Railroad Earth’s Todd Sheaffer and Coral Creek’s Chris Thompson Treat Oregon Crowd to Intimate Acoustic Performance (SHOW REVIEW)

With touring and shows still largely on hold, many artists have been taking to less conventional means of connecting with their fans and generating income. For many, this has meant the now tired medium of online streaming, but more adventurous artists have hit the road to play intimate shows outside the world of official music venues. That is precisely what Railroad Earth’s Todd Sheaffer and Coral Creek’s Chris Thompson have been doing this spring as they have loaded up their guitars into an RV and set out to play acoustic shows in backyards throughout the West. On Thursday, April 29th, both musicians stopped at a home just outside of Portland, Oregon for a special show in front of roughly thirty socially distanced fans.

Getting the evening started was Chris Thompson, best known as a member of Colorado Newgrass stalwarts Coral Creek. With only his acoustic guitar, Thompson treated the crowd to a handful of “songs about rivers and hollows” – fitting considering the river flowing peacefully behind him – as well as some other favorites and covers. His calm and laid-back singing style lent itself perfectly to the surroundings as he occasionally worked in guitar effects while stretching out his jamming. He also included extra mellow covers of the Grateful Dead’s “Catfish John,” “Friend of the Devil,” and “Ripple,” a trio of feel-good songs that were definitely crowd-pleasers.

Todd Sheaffer has always been the unassuming humble frontman of one of the most successful jamgrass acts in the scene, letting his voice and guitar playing take precedence over any kind of rock star bravado. On this divine spring evening, he strolled casually to the small stage while sipping a glass of white wine and proceeded to serenade the audience for ninety minutes. For the diehard fans of Railroad Earth in attendance, Sheaffer’s set was a delightful journey through some of the band’s best-known tunes. Songs like the warm and playful “Came Up Smilin’” fit the riverside setting wonderfully, while “Dandelion Wine” was a proper spring rambler and “Old Man and the Land” was laced with nostalgia. Sheaffer would also deliver a stirring cover of Bob Dylan’s “Girl From the North Country” before shifting gears into the rousing outlaw track “Goat.” Other highlights from the set included his rendition of String Cheese Incident’s “Sometimes a River,” which he wrote with Keith Moseley and also fit in with the river theme of the evening that would be frequently addressed through songs, and a lively version of “Like a Buddha,” with Chris Thompson laying down a bluesy baseline. With the audience feeling relaxed and happy, Sheaffer closed out his set fittingly with “Genesis,” a song that has the bittersweet lyrics “the time has come for us to part” and in this case featured a stellar harmonica solo. Before finally bidding the crowd adieu, Sheaffer gave in to a fan request for one of Railroad Earth’s most popular and powerful songs, “Mighty River,” playing it with passion as if he hadn’t played it thousands of times already in his life.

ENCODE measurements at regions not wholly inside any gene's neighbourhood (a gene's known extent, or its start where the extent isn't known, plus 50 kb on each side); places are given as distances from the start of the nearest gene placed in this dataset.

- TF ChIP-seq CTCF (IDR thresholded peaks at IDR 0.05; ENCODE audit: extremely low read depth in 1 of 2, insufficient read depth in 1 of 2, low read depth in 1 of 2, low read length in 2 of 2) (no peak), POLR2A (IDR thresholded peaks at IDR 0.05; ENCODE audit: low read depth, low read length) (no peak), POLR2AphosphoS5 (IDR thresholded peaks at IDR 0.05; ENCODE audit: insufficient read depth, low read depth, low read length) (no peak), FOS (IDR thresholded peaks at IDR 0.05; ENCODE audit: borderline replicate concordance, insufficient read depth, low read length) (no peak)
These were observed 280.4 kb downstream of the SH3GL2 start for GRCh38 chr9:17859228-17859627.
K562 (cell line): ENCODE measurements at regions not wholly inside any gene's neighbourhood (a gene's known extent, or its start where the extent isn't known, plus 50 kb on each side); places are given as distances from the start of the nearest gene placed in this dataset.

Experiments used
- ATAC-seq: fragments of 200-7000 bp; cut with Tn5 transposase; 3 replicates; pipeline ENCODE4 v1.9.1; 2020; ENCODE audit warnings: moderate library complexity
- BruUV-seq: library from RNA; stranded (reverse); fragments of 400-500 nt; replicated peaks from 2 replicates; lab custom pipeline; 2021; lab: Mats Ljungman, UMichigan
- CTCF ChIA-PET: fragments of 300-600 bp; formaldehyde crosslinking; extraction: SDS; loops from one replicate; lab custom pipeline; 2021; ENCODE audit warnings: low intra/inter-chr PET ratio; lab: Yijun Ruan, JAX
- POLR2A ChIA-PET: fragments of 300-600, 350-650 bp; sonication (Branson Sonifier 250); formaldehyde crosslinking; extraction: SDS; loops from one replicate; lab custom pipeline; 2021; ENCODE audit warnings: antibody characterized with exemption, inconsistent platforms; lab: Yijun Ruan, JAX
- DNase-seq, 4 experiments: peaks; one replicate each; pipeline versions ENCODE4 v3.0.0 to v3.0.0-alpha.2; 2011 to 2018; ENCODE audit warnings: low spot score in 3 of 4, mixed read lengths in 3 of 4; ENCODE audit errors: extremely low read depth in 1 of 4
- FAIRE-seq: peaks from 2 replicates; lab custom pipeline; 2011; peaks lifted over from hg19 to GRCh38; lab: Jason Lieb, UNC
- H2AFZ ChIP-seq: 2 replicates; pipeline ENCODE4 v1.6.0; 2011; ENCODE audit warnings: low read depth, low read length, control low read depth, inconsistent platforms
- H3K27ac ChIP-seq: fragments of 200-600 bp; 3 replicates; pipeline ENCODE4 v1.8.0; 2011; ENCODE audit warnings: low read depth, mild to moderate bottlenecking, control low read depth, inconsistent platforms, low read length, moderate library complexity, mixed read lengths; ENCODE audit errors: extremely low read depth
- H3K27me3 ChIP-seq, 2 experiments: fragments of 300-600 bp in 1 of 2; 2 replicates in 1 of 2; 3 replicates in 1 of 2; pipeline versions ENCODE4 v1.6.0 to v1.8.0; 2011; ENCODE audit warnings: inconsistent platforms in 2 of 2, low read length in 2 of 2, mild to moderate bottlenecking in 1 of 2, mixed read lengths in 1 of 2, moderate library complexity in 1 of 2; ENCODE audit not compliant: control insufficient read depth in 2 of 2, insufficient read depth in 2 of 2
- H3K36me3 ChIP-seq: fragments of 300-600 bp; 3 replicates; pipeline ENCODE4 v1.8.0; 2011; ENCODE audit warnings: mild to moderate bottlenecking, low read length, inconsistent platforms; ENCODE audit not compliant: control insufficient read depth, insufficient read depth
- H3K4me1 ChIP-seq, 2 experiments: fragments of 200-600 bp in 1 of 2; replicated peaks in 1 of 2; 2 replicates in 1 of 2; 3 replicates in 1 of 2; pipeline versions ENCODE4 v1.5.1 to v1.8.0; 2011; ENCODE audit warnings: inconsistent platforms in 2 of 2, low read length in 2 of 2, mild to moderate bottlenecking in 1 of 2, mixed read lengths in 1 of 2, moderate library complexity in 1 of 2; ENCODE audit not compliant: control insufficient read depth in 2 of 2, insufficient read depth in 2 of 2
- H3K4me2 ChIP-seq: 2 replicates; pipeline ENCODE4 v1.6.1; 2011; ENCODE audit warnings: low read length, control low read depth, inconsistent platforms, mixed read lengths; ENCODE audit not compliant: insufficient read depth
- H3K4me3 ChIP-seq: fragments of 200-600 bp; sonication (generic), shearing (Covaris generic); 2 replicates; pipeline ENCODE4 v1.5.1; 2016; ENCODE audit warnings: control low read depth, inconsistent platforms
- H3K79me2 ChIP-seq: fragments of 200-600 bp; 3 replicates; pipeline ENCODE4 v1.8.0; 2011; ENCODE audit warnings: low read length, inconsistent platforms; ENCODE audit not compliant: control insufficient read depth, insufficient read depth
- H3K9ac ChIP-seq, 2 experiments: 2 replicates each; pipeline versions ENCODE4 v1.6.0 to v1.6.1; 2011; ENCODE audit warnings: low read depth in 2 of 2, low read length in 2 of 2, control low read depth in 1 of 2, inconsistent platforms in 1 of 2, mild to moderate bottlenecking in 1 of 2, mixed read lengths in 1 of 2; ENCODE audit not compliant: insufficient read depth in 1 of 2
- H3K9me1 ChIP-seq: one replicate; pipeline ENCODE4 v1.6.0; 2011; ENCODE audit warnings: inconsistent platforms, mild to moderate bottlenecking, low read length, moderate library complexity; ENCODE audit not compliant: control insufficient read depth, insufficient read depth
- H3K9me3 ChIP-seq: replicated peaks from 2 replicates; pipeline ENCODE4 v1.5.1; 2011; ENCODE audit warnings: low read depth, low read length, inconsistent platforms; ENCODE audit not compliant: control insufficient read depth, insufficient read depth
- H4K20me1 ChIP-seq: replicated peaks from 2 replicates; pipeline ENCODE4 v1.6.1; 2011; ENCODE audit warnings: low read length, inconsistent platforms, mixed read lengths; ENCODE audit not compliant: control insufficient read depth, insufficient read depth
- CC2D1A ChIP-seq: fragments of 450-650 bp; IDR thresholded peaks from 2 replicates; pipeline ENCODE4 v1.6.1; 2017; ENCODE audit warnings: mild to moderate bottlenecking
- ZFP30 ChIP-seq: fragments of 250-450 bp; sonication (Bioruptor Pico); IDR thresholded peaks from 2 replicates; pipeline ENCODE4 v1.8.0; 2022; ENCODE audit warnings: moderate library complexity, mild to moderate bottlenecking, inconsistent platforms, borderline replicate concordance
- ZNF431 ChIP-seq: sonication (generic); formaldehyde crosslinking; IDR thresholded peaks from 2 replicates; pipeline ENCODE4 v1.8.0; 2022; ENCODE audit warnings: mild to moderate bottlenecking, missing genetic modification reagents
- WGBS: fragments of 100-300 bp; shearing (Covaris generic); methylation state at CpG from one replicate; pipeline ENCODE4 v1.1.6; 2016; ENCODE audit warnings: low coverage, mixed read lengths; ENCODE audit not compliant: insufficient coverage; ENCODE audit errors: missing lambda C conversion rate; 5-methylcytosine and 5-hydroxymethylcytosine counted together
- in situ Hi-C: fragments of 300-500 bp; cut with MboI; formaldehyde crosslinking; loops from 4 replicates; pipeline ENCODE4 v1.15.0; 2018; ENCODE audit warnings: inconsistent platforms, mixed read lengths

Maybe it was the crisp Oregon air, the smell of spring and the birds chirping, or just the bucolic setting in general, but this first show in 13 months (for this writer) felt like a cleansing experience. While Sheaffer’s set didn’t come with the kind of stretched out jamming and complex bluegrass instrumentation of a full-on Railroad Earth show, playing solo acoustic showcased his talent as a singer-songwriter and his penchant for writing quaint and comforting songs about simple and often happier times. By the time he said goodnight, the small crowd was glowing with the warmth of live music and hope for the future.

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